I recently took part in MIE conference in Nice, France. This year the conference focus was on “challenges of trustable AI and added value on Health”.
MIE is a conference that concentrates on the benefits of medical informatics to healthcare. The dramatic increase in machine learning in healthcare gave more and more focus to AI applications and their benefits in the recent years. The fact that the focus of MIE this year was on Trustable AI demonstrates that security and privacy in AI, specifically in healthcare, is becoming a necessary piece in the puzzle for hospitals and healthcare organizations. This gave us an opportunity to present our work on Privacy in AI that we are extending in the iToBoS project (https://pubmed.ncbi.nlm.nih.gov/35612030/).
There is a known tension between the need to analyze personal data to drive business and privacy concerns. Many data protection regulations, including the EU General Data Protection Regulation (GDPR) and the California Consumer Protection Act (CCPA), set out strict restrictions and obligations on companies that collect or process personal data. Moreover, machine learning models themselves can be used to derive personal information, as demonstrated by recent membership and attribute inference attacks.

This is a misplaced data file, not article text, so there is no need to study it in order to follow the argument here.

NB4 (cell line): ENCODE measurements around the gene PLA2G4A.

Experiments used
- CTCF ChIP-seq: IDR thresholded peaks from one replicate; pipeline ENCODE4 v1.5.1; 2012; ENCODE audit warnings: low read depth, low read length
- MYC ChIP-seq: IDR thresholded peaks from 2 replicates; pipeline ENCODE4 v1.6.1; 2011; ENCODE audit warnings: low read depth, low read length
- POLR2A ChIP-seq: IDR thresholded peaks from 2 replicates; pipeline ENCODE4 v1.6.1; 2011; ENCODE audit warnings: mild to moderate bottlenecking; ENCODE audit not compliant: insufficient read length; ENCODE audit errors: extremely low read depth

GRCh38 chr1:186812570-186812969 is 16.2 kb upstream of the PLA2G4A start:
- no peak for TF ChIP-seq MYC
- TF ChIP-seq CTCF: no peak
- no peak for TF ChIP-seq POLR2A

In MIE we presented two privacy measures to protect privacy in different phases of the AI lifecycle: Model Anonymization and Data Minimization, and demonstrated how they can be used in a real life medical system (like the iToBoS system).
Model Anonymization – Since anonymous data is exempt from data protection principles and obligations. We wanted to re-build organizational models based on anonymized data. However, learning on anonymized data typically results in a significant degradation in accuracy. We addressed this challenge by guiding our anonymization using the knowledge encoded within the model and targeting it to minimize the impact on the model's accuracy, a process we call accuracy-guided anonymization.
Data Minimization – GDPR mandates the principle of data minimization, which requires that only data necessary to fulfill a certain purpose be collected. However, it can often be difficult to determine the minimal amount of data required, especially in complex machine learning models such as neural networks. We presented a method to reduce the amount of personal data needed to perform predictions with a machine learning model, by removing or generalizing some of the input features. Our method makes use of the knowledge encoded within the model to produce a generalization that has little to no impact on its accuracy.
For a conference that is healthcare and health informatics oriented, I was surprised to see how much interest there was in this work, with many people approaching me and describing in length the hurdles they have hit in their work and research due to privacy concerns and the relative lack of tooling that is both usable and enables reasonable accuracy.
Ariel Farkash, IBM.